Lance and Layne’s Story

Site created on May 20, 2021

Welcome to our Caring Bridge website.  We are using it to keep family and friends updated in one place.  We appreciate your support and words of hope and encouragement.  You can check here periodically for postings, or with an account you can opt-in for notifications (click "My Account" and then "Notifications" to choose the types of alerts you receive).  Also,  the "Tributes" link and any messages requesting donations are Caring Bridge's fundraising efforts to support their website costs-  not a request by the Morton family.   

Here's the backstory:   
About 20 years ago, Lance was diagnosed with Autosomal Dominant Polycystic Kidney Disease.  The condition causes kidneys to radically enlarge as cysts form throughout the kidneys, and renal function declines over time due to the damage.  This is usually an inherited disorder, affecting 1 in 1,000 people; however, Lance is the only person in the family who has it (1 in 10 people with PKD get it from a random mutation).   There’s no cure for PKD, and 50% of the cases move to end stage renal failure by age 60.   Lance reached this point at the end of 2020 and needs a new kidney.  

Lance had three people step up and offer a kidney: Lani (his wife), Lori, (his sister), and Layne (his fraternal twin brother).  Being blood relatives, Layne and Lori were the most likely candidates.  They each went through initial testing, but Layne got a head start and did the extensive follow-up testing.    It turns out that he is a match (and a male-male transplant is more ideal), so Layne will undergo a nephrectomy and  give a kidney to Lance. 
The transplant is set for June 21st at UT Southwestern Medical/Clements University Hospital in Dallas, Texas.  (Fun fact:  Normally a transplanted kidney is placed alongside existing kidneys.  However, Lance’s native kidneys are too large and diseased to remain in his body, so they’re being removed.)  Layne will spend several days in the hospital and recover here in Texas until cleared to fly back to his home in California.  Lance will be in the hospital a bit longer, and will recover at home until cleared to return to work.    

Newest Update

Journal entry by Lance Morton

Hello Morton Kidney Transplant supporters!  Eight months ago today I had my kidneys removed and one of Layne’s kidneys Scotch-taped into the lower right side of my abdomen.  (Fun fact: When I run my hands over it, I can feel the kidney.  It’s sort of like a medium sized potato simmering away in a Dutch oven full of menudo.)    I’ve said it before, and I’ll say it again, “THANK YOU, LAYNE!”

So many people have reached out recently to ask how I’m doing, I’ve decided to make this journal entry. In my opinion, the interest is mostly based on the current odds posted on a popular sportsbook gambling web site.  I found out there is a pool for “Lance Morton: month/year when he returns to normal”.    Don’t throw your money into that pit; it’s a sucker’s bet.  I’ve never been normal.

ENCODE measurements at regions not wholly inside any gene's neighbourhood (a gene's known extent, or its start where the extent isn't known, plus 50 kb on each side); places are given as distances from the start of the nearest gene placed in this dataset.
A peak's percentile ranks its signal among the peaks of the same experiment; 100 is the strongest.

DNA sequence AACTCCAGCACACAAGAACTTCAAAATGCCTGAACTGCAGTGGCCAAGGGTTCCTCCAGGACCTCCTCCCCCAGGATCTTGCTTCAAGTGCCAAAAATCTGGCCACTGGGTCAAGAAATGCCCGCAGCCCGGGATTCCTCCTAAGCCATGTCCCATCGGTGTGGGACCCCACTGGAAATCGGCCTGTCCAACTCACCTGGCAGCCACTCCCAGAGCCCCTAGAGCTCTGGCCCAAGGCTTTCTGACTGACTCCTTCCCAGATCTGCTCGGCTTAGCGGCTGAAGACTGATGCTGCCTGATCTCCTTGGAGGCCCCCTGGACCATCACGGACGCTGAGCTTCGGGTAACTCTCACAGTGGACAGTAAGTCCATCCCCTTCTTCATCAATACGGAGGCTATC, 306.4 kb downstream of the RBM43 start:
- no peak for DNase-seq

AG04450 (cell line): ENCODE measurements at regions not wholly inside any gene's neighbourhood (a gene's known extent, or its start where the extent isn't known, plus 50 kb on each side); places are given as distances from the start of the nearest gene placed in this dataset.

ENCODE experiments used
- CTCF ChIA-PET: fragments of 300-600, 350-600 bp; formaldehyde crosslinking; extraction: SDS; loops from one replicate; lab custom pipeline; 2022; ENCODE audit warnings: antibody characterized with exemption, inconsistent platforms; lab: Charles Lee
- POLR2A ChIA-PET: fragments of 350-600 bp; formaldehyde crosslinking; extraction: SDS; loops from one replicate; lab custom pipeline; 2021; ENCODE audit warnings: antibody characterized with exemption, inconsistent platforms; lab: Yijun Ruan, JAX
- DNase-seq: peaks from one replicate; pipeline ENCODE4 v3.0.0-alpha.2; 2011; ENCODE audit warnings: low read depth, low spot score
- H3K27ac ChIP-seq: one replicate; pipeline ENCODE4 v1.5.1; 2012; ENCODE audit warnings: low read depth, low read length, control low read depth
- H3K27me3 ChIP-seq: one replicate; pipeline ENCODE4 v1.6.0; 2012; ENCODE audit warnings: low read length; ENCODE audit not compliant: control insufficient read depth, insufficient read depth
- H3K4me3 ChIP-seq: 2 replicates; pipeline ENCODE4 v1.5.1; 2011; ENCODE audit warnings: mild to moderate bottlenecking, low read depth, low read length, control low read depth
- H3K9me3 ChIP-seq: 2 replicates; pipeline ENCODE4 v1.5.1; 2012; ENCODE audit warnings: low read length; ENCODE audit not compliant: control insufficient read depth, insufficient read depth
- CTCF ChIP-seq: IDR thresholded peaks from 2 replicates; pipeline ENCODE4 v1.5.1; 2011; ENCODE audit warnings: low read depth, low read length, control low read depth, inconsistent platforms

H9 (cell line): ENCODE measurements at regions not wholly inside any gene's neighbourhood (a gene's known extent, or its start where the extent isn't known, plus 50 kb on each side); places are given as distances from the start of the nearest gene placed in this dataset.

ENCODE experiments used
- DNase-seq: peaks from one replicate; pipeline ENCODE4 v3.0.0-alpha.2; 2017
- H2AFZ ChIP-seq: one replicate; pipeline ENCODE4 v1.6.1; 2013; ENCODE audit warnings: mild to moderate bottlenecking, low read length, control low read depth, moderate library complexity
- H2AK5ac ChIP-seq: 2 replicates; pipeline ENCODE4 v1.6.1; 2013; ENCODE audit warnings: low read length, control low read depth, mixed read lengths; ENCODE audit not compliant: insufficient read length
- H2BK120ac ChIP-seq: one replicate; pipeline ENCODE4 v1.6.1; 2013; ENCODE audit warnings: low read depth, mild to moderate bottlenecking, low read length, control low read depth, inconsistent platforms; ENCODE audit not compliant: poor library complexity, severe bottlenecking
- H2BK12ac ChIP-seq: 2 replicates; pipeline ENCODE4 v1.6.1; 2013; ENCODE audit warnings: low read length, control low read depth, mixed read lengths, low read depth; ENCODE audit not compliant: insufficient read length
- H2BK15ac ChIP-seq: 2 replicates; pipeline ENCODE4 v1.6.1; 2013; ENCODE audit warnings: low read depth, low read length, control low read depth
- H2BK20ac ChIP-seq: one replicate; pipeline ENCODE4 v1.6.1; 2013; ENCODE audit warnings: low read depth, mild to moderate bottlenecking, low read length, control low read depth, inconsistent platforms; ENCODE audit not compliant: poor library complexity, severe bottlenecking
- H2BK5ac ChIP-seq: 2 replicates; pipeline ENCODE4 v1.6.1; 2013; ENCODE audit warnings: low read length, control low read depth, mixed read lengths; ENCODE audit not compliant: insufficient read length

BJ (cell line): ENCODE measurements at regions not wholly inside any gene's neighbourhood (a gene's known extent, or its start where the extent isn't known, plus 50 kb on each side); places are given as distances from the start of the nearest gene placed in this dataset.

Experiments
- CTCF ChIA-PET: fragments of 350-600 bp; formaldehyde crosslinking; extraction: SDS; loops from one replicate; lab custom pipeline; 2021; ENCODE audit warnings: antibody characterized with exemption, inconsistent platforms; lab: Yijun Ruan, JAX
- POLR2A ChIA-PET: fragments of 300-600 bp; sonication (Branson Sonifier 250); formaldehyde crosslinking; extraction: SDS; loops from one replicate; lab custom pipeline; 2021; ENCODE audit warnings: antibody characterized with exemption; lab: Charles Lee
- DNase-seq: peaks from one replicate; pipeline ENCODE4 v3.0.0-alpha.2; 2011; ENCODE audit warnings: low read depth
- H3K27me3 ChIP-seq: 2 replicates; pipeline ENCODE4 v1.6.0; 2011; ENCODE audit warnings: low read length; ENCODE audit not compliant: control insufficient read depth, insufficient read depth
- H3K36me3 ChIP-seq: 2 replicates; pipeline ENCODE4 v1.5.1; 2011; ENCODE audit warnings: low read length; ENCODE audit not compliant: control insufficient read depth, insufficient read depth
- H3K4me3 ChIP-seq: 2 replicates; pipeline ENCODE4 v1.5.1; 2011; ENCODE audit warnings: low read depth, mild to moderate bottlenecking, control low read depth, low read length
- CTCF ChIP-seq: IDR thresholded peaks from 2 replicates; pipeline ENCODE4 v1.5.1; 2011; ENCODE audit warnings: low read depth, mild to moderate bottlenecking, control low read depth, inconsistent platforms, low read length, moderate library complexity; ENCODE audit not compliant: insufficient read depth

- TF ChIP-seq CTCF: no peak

Current situation

For the most part, I’ve bounced back from the rejection episode I experienced in November.   The primary problem I’m dealing with is an ongoing low red and white blood cell count.   The doctors are mildly concerned about the red blood cells, but they're mostly focused on the white blood cell counts.   Evidently, being immunosuppressed with a diminished white blood cell volume is a recipe for trouble.  It's the equivalent of taking a mega-laxative and sleeping pill at the same time.  Maybe there won’t be a horrific event in the middle of the night, but it's entirely possible you'll be shopping for a new bed in the morning.  

(Note:  Yes.  I am aware that you can just wash your sheets.  However, if you know me, you can understand that I’d even go way beyond buying a new bed.  I’d burn down the house and take the family to a new state where we’d live under assumed names. I’d go by “Layne”, Lani would be known as “Lori”, and we’d call our dog/cat “Herb” and “Carey”.)

What is causing this issue?

In short – nobody is sure.   The doctors keep adjusting the doses of the medications I’m taking, but they're considering the possibility that the infusions I received in the hospital during the rejection episode (thymoglobulin) may have done something funky to my bone marrow. 

Also, after the rejection episode I’m on a larger than normal cocktail of immunosuppressant drugs.  It’s possible these combine and interact with my body in a way that causes me to produce fewer red/white blood cells as a side effect.

Or, it could stem from my love of radium M&M’s (limited release Chernobyl edition).   They’re tasty, but they’re becoming increasing difficult to eat as my teeth fall out.   Fortunately, “They melt in your mouth, not in your hands!” 

Next Steps

The current plan is the ever-popular, “Let’s wait and see what happens” course of treatment.    As one of my doctors said, “Either you'll improve or you won't.”   After that was said, we just stared at each other for about twenty seconds of uncomfortable silence.    

So, at the moment, we maintain focus on keeping free of infections.  They’re going inject me with monoclonal antibodies next week to help me fight off COVID.  Additionally, I’ll have to continue to avoid other humans as much as possible. 

That’s all the news that's fit to print.  If things go sideways, I’ll make a post here.  Otherwise, you can assume it is business as usual.  That would be a great deal of monkey business.  

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